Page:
To the Editors:
In a recent issue of the journal, Garcia-Mauriño et al1 published their interesting results on the impact on clinical outcomes of a discharge protocol for children <24 months of age hospitalized with bronchiolitis. As the authors discussed, numerous guidelines are available on the management of bronchiolitis, but guidance regarding discharge is limited.
The authors implemented a protocol to standardize the discharge of children with bronchiolitis at the pediatric infectious diseases ward (ID) but not at the general pediatrics or pediatric pulmonology wards (non-ID) in 1 tertiary hospital. The protocol included objective clinical criteria and a standardized oxygen weaning pathway, and the outcomes were length of stay (LOS) in hospital and readmission rate within 2 weeks.
The median age (25%–75%) of the 1118 patients in the ID unit was 4.0 (1.8–8.5) and in the non-ID units 6.5 (2.5–12) months. The median LOS in hospital was shorter in the ID than in the non-ID units: 2.0 (1.4–3.8) versus 2.8 (1.7–4.9) days. The difference was significant when analyzed as adjusted for age, gender, comorbidities and viral etiology and when patients <12-months-old were analyzed separately. Readmission rates were similar: 2.9% in the ID and 2.6% in the non-ID group.
In most European countries, the use of bronchiolitis diagnosis has been limited to <12-month-old infants who experience the first infection-associated respiratory distress, with or without wheezing.2 Many pediatricians think that the limit should be even lower, such as 6 months. In these young infants, the improvement may be slower, because there seems to be a 5-day or longer deterioration phase, thereafter a plateau, after which the recovery starts.3 Garcia-Mauriño et al1 took the age into account by 3 ways. The data of the patients younger than 12 months were also analyzed separately, the age was included as a confounder in all multivariate analyses and the discharge criteria concerning respiratory rate and fluid intake were age specific. In addition, having adequate follow-up was a mandatory condition for the discharge. Despite these safety aspects, the age-specific results of <6-month-old patients would be of interest.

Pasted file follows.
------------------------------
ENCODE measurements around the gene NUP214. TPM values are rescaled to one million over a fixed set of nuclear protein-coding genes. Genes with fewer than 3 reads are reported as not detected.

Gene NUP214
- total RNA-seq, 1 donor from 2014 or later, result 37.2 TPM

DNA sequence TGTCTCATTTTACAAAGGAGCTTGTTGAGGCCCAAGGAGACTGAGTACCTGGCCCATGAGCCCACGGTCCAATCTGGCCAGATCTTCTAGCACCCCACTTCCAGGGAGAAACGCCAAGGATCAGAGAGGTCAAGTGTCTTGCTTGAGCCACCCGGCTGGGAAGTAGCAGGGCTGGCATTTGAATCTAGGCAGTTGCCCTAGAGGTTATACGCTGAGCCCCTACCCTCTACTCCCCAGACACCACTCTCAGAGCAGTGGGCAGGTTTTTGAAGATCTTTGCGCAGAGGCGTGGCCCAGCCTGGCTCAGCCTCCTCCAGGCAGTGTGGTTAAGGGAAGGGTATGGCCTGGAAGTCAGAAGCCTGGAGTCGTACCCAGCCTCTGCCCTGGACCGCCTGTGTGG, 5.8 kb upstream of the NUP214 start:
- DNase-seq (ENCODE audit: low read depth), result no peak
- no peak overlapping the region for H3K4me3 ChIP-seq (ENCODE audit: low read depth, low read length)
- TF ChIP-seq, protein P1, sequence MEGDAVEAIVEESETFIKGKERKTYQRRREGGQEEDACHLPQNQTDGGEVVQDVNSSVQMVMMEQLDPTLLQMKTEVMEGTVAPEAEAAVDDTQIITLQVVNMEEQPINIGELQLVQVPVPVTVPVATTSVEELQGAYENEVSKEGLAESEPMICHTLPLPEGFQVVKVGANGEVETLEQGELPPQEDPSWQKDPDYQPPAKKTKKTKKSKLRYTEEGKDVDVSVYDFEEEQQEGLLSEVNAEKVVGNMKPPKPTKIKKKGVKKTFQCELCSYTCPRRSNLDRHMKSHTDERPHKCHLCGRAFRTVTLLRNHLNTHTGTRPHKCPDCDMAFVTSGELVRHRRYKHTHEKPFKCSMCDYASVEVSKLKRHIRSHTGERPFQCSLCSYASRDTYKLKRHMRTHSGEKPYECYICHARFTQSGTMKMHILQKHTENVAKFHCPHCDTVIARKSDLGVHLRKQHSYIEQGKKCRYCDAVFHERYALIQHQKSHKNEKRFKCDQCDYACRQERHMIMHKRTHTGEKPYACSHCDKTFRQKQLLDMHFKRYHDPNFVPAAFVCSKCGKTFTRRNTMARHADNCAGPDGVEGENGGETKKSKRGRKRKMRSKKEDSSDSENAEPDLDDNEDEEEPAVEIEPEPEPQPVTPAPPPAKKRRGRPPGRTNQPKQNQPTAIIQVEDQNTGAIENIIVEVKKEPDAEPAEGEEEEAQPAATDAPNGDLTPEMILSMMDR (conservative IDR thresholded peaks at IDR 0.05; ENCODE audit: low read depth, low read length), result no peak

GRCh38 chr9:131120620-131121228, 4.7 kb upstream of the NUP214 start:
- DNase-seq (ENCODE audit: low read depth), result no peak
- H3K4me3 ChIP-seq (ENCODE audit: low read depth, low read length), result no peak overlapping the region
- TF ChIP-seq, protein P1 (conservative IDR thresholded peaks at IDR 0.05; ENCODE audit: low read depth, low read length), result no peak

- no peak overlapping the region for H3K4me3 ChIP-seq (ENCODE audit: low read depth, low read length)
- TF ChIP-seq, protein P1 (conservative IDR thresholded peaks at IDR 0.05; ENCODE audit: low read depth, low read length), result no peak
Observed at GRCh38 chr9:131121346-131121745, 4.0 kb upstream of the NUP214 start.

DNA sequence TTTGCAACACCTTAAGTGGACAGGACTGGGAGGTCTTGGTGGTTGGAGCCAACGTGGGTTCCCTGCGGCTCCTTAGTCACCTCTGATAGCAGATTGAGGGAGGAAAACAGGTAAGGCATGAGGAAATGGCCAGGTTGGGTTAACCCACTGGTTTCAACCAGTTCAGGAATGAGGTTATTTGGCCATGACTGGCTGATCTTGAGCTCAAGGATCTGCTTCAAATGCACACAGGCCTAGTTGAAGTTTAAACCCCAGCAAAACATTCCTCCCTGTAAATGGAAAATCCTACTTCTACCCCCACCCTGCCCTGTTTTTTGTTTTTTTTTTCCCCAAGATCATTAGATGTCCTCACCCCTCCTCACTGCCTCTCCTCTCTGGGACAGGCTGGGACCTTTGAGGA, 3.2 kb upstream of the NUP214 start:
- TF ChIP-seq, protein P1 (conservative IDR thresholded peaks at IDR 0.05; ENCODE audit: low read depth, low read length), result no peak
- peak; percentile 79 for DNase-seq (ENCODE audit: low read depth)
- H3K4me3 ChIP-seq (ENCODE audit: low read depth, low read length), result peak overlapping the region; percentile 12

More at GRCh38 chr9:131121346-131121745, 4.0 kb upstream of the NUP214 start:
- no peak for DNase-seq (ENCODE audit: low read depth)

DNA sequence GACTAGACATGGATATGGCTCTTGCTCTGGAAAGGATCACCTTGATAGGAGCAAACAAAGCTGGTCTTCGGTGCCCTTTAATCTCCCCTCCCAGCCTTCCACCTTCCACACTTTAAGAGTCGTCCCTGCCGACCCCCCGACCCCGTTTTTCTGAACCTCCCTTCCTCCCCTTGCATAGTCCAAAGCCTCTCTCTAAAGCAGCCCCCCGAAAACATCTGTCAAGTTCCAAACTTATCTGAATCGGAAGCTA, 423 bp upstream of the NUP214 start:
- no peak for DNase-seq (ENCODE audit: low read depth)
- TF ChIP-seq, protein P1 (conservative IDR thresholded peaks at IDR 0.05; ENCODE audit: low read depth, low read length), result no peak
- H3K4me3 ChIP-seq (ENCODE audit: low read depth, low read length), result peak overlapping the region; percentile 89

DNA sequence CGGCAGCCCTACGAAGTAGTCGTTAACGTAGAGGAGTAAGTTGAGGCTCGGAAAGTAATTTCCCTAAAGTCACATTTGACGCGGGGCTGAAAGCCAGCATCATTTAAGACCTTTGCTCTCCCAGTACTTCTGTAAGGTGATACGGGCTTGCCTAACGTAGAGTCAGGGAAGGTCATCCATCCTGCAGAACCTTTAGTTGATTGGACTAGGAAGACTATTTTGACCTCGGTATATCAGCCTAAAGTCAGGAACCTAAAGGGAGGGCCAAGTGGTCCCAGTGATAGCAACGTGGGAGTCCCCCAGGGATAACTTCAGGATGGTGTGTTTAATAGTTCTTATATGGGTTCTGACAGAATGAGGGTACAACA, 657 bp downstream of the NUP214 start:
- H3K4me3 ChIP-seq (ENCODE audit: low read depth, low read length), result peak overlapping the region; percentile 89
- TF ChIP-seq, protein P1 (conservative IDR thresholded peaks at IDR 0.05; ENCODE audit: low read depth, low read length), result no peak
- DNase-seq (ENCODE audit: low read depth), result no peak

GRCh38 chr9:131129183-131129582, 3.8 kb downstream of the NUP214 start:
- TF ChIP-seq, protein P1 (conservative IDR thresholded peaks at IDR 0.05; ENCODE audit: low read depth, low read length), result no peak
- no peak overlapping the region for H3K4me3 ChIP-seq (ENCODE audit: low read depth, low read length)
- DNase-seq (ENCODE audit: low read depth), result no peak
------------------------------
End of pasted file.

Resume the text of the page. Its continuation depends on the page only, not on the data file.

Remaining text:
Currently, high-flow nasal cannula (HFNC) therapy for oxygen administration in bronchiolitis is widely used but poorly studied. HFNC is an example of interventions that influence the LOS in hospital and need research-based criteria not only for starting but also for weaning from the therapy. In our recent nation-wide questionnaire study in Finland, we found that the guidelines were present for starting of HFNC in 71% and for weaning from HFNC in only 61% of hospitals, and the presence of the guideline was associated with shorter weaning times.4
Garcia-Mauriño et al1 propose a standardized protocol for the discharge of children with bronchiolitis to decrease unnecessary hospital days. It is easy to agree with their proposal. The discharge criteria should be based on clinical research, and the data of the youngest infants with bronchiolitis, those of <12-months-old and even those of <6-months-old, need to be analyzed separately.
Matti Korppi, MD, PhD
Department of Pediatrics
Center for Child Health
Tampere University and University Hospital
1. Garcia-Mauriño C, Moore-Clingenpeel M, Wallihan R, et al. Discharge criteria for bronchiolitis: an unmet need [published online ahead of print November 20, 2017]. Pediatr Infect Dis J.
2. Tapiainen T, Aittoniemi J, Immonen J, et al. Finnish guidelines for the treatment of laryngitis, wheezing bronchitis and bronchiolitis in children. Acta Paediatr. 2016;105:4449.
3. Pruikkonen H, Uhari M, Dunder T, et al. Infants under 6 months with bronchiolitis are most likely to need major medical interventions in the 5 days after onset. Acta Paediatr. 2014;103:10891093.
4. Sokuri P, Heikkilä P, Korppi M. National high-flow nasal cannula and bronchiolitis survey highlights need for further research and evidence-based guidelines. Acta Paediatr. 2017;106:19982003.